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|Episode:||Reverend Kommandant Klink|
|Original Airdate:||March 3, 1967|
|Written by:||Ben Joelson & Art Baer|
|Directed by:||Gene Reynolds|
|Produced by:||Edward H. Feldman & William A. Calihan|
- Colonel Hogan - Bob Crane
- Corporal Louis LeBeau - Robert Clary
- Corporal Peter Newkirk - Richard Dawson
- Sergeant James Kinchloe - Ivan Dixon
- Sergeant Andrew Carter - Larry Hovis
Camp Personnel Edit
Guest Stars Edit
Plot Details Edit
It is a particularly cold night at Stalag 13 and the prisoners have fallen out. Despite the prisoners complaints, Schultz insists they must wait for Klink. At that moment the Kommandant bursts out of his office using a whistle and asks why Schultz is standing around when he should be searching for an enemy pilot who was just shot down. Schultz organises a search effort while Hogan muses that "for a big man, Schultz moves pretty fast."
The next day, the pilot who was captured in the night, is being held in Klink's office for interrogation by Major Hochstetter. LeBeau couldn't get close enough to overhear anything useful thus the Heroes turn to their coffee pot radio. Hogan doesn't understand why one man should merit such attention, and figures Hochstetter is looking for a paticular piece of information. The pilot, Lieutenant Claude Boucher refuses to give up any information save his name, rank and serial number as per the Geneva Convetion, but Hochstetter continues to question him. Hochstetter discusses details of Boucher's background, such as his acting career in Paris before the war, and that he has family there too. The latter of the two comments causes Boucher to angrily accuse Hochstetter of blackmail. Seeing an opening, Hochstetter observes a photo in Boucher's wallet of a beautiful woman. She is Boucher's girlfriend (whom he is engaged to marry) or at least WAS according to Hochstetter who claims she now makes "the burdens of war less heavy for German officers." When challenged by Boucher, Hochstetter lyingly claims that both he and Klink have been "cared for" by Suzanne. Though a downright lie (with Klink coming close to giving the game away) Boucher falls for it and gives Hochstetter the opening he's been working towards. The Gestapo major gets to the point and offers to make prison life easier for Boucher in exchange for the location of his airbase in England before sending him to his cell to think about it. As the Heroes go over what they've just heard, Kinch asks what they should do about it. LeBeau jokingly suggests Hochstetter should give Boucher a three day pass to Paris so he can get married, an idea which Hogan approves of, with one change: the Heroes bring Suzanne to Stalag 13 for the wedding. The other Heroes question the practicality of the plan (and also Hogan's mental state) before agreeing after hearing Hogan remind them of the feats they've already performed and his reasoning that a wedding ceremony would be simple. When the point of who will perform the ceremony is brought up, Hogan suggests Klink, as he has the legal authority to make the marriage valid (much to the surprise of the other Heroes.)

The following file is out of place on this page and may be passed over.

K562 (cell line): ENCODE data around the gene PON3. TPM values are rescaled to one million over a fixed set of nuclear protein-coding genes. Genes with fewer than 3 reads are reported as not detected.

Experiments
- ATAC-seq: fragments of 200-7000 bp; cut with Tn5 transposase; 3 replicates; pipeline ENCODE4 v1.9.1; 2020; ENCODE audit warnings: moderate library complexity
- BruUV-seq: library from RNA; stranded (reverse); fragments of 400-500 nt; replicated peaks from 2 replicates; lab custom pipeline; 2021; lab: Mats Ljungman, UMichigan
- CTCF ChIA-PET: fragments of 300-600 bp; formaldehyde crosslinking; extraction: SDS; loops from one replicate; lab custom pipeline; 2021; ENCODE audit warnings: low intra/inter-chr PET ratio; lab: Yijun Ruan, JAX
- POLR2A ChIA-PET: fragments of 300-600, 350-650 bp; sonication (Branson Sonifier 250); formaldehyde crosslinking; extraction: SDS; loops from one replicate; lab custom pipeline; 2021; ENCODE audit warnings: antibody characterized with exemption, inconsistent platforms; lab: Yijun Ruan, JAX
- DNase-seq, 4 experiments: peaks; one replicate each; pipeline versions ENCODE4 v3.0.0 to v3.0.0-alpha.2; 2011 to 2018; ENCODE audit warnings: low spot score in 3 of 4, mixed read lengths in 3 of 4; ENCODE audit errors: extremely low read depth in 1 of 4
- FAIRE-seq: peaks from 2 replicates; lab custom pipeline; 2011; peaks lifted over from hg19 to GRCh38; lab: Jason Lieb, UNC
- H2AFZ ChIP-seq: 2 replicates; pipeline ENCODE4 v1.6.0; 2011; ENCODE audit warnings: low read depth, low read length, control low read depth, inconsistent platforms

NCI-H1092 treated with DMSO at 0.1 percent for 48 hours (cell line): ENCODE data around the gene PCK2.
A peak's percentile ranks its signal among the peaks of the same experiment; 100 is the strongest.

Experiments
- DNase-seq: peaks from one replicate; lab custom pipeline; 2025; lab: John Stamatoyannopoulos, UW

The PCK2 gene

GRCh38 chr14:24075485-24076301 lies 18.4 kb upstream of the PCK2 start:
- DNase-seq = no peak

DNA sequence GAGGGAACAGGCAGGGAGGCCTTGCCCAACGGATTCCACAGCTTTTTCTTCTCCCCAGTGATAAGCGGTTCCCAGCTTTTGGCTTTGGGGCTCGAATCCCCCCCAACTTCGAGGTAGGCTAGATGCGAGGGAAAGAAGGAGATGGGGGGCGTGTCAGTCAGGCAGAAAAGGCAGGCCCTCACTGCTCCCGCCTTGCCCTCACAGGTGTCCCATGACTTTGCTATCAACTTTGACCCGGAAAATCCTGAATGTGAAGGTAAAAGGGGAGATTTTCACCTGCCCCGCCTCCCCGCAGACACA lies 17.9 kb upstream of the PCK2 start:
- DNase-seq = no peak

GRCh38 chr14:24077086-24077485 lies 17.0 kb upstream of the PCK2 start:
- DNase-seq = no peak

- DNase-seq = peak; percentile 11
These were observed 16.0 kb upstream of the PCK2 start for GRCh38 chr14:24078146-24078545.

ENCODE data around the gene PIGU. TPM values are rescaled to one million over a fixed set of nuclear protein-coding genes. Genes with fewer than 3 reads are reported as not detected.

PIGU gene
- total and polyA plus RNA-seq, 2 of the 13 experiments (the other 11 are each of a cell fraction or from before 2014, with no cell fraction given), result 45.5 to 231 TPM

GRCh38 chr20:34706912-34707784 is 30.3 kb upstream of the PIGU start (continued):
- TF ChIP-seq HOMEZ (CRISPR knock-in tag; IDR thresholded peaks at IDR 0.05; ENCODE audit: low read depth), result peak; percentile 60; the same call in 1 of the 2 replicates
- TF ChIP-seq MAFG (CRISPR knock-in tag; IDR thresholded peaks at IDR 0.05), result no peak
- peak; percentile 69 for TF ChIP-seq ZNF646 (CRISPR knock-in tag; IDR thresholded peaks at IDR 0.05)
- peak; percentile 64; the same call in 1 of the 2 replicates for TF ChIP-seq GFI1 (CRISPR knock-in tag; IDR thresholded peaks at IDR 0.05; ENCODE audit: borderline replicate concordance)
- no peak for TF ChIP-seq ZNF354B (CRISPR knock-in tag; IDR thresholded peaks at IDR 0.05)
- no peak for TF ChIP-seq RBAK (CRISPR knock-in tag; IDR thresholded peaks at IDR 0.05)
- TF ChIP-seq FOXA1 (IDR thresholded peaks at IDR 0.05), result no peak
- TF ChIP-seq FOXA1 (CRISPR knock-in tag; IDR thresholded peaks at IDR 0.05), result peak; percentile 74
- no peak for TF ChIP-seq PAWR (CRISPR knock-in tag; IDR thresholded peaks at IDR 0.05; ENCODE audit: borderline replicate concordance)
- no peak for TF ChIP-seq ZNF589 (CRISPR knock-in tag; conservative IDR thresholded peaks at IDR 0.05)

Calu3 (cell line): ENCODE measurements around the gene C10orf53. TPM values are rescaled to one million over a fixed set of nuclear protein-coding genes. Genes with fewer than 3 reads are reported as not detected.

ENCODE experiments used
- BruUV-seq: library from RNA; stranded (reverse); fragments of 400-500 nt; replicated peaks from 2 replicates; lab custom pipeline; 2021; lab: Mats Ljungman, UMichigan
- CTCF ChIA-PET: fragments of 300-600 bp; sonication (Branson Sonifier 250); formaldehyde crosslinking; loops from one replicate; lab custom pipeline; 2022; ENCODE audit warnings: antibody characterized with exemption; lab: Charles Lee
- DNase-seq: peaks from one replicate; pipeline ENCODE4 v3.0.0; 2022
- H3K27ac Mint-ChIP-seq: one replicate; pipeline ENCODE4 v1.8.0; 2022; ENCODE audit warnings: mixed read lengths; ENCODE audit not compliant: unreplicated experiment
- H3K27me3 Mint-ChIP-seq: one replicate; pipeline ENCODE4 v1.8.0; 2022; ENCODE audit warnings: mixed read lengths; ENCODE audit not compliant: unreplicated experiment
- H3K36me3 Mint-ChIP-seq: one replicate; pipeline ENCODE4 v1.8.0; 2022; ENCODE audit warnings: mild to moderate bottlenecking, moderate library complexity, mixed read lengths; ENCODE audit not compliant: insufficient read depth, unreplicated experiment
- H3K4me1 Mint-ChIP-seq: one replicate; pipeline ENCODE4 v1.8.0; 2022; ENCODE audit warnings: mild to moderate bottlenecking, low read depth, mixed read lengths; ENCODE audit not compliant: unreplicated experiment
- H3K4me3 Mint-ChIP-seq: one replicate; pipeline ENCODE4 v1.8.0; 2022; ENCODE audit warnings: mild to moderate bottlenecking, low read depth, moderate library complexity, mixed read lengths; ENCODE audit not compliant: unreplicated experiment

Some time later, LeBeau, dressed in a Gestapo uniform is being given instructions by Hogan. He is to travel to Paris, pick up Suzanne and return to camp inside 24 hours. Kinch questions what LeBeau will do if he finds out that Suzanne really is working with the Germans. LeBeau replies that he has faith in French women, and he is also a fast runner in any case. The French corporal leaves in time as Schultz arrives for a bedcheck. Instead of counting the men however, Schultz simply takes Hogan's assertations that "everybody's here, except LeBeau," and also listens to Hogan admit that LeBeau is off to Paris before adopting his "I see nothing" attitude.